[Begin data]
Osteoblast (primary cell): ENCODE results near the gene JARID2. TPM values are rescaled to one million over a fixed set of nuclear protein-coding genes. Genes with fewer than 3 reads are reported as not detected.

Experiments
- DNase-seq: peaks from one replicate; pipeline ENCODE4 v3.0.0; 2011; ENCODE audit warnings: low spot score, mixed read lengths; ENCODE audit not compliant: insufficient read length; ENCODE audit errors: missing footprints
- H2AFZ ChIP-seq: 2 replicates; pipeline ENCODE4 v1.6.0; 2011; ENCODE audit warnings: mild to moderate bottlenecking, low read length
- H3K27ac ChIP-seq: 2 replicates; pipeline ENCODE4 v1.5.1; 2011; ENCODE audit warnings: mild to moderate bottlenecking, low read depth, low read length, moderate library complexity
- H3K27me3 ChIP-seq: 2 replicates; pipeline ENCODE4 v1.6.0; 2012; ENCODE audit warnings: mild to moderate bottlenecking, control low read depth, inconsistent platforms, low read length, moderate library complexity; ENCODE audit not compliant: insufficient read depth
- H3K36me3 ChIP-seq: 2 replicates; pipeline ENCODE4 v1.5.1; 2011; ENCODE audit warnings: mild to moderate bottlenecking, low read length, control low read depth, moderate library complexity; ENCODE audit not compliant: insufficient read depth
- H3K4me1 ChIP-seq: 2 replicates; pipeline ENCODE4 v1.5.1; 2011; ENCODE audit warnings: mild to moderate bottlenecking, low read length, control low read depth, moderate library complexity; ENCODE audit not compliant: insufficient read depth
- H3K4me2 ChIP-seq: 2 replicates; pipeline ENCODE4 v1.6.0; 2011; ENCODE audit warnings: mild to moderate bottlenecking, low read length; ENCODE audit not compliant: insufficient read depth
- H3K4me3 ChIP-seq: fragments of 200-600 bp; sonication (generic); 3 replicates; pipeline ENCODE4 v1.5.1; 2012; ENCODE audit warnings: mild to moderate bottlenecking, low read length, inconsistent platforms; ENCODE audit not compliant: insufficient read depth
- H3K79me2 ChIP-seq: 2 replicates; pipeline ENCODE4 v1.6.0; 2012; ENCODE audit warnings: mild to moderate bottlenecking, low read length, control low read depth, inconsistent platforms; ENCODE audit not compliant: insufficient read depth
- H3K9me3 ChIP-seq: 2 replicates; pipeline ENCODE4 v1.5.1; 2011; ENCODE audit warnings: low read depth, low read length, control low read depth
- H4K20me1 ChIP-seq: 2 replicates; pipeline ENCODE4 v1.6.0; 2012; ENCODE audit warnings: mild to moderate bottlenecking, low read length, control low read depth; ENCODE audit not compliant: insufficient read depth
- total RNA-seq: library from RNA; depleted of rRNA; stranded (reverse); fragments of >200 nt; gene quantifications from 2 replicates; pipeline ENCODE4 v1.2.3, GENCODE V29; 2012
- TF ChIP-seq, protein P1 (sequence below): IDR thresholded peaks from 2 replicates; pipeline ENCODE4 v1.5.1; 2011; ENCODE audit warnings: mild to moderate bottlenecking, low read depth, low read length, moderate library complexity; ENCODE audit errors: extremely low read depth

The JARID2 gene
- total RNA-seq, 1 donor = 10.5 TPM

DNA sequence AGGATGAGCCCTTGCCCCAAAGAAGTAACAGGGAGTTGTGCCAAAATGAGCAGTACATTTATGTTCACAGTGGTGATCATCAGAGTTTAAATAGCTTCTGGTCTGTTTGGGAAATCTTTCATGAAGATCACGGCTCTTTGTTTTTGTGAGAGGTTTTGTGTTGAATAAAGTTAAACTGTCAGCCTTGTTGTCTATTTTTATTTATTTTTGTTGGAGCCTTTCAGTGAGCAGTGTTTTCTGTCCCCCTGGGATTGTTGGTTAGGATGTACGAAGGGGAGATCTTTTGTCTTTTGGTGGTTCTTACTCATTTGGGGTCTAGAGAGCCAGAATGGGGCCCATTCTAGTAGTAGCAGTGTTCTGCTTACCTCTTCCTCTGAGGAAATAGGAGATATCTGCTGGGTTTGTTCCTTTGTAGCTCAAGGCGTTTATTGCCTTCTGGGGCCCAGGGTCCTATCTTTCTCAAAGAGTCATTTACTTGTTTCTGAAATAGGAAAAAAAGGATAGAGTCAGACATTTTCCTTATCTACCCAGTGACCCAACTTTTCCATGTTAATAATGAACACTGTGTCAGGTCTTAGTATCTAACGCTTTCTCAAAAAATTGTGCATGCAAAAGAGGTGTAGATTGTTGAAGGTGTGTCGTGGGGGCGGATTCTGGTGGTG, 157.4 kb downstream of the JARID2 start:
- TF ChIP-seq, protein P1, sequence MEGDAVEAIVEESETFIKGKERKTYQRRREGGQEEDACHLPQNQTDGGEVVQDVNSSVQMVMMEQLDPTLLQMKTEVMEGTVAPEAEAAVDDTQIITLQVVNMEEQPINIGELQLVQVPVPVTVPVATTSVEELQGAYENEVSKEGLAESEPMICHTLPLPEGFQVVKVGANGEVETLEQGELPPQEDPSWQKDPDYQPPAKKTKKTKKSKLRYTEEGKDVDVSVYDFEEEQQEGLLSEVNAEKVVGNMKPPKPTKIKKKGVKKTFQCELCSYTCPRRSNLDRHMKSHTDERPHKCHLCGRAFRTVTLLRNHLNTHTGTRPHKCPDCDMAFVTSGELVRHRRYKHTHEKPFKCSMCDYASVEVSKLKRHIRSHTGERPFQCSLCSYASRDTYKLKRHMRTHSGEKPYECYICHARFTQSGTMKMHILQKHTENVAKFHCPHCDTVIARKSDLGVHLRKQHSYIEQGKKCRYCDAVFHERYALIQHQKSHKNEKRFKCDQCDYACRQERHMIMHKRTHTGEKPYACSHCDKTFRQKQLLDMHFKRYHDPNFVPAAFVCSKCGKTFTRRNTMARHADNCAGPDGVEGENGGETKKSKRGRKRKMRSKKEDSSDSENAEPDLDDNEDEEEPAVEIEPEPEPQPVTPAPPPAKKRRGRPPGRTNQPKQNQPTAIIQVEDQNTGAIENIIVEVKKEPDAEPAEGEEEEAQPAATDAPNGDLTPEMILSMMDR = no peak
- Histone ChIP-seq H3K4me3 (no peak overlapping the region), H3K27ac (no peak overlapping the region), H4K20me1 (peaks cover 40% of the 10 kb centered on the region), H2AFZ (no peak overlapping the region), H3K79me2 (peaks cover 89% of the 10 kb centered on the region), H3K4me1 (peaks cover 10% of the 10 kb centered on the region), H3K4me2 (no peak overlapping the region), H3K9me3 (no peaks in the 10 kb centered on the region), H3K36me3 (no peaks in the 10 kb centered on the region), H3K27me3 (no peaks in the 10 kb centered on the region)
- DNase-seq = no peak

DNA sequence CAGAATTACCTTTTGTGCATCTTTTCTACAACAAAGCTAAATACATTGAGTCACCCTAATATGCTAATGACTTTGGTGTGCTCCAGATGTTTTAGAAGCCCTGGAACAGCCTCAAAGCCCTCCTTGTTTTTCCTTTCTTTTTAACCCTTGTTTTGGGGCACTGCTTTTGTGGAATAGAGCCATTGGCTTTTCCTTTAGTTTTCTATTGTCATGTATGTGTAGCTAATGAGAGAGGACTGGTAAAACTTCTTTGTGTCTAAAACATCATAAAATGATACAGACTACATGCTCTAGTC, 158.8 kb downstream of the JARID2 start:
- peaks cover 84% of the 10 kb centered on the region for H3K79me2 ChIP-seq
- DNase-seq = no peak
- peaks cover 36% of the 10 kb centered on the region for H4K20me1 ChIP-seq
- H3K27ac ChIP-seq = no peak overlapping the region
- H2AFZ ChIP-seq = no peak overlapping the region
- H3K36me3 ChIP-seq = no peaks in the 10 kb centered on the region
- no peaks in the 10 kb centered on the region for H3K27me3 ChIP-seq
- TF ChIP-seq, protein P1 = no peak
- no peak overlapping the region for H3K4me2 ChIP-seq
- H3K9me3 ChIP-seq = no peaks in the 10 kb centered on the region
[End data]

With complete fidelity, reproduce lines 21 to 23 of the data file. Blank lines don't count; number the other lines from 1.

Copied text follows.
- DNase-seq = no peak

DNA sequence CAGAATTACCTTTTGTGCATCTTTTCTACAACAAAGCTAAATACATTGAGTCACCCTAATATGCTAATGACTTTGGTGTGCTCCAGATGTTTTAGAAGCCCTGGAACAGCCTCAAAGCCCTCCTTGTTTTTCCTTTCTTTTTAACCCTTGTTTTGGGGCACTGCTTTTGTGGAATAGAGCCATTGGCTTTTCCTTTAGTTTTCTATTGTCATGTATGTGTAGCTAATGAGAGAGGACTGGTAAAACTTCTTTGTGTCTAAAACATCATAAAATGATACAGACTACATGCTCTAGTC, 158.8 kb downstream of the JARID2 start:
- peaks cover 84% of the 10 kb centered on the region for H3K79me2 ChIP-seq